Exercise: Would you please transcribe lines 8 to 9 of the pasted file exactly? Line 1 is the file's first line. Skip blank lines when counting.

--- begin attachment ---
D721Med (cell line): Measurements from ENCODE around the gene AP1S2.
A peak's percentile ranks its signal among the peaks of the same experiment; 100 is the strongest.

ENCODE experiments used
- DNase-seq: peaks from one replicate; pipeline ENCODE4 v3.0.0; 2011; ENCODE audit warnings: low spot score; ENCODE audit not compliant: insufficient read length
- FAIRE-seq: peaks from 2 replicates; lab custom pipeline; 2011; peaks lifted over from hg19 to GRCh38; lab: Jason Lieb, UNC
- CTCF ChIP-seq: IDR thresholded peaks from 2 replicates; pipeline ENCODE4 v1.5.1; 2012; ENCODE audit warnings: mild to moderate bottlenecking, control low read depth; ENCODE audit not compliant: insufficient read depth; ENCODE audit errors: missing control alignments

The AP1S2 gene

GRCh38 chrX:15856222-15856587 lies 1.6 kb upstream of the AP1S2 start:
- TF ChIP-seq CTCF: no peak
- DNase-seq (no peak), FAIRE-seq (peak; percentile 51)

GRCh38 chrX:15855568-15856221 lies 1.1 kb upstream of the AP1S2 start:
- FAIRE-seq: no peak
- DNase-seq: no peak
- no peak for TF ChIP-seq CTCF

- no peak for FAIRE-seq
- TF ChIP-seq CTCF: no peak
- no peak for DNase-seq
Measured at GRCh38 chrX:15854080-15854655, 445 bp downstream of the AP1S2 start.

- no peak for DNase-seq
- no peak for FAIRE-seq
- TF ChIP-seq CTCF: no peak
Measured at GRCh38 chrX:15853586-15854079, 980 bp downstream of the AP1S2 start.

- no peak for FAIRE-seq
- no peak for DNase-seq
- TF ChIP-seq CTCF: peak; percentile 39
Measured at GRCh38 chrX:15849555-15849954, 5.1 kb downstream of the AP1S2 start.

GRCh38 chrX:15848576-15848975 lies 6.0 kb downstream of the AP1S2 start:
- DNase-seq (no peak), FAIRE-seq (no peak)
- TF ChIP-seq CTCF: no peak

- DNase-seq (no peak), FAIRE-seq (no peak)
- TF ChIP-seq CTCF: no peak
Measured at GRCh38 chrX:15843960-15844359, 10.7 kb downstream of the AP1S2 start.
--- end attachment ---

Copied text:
GRCh38 chrX:15856222-15856587 lies 1.6 kb upstream of the AP1S2 start:
- TF ChIP-seq CTCF: no peak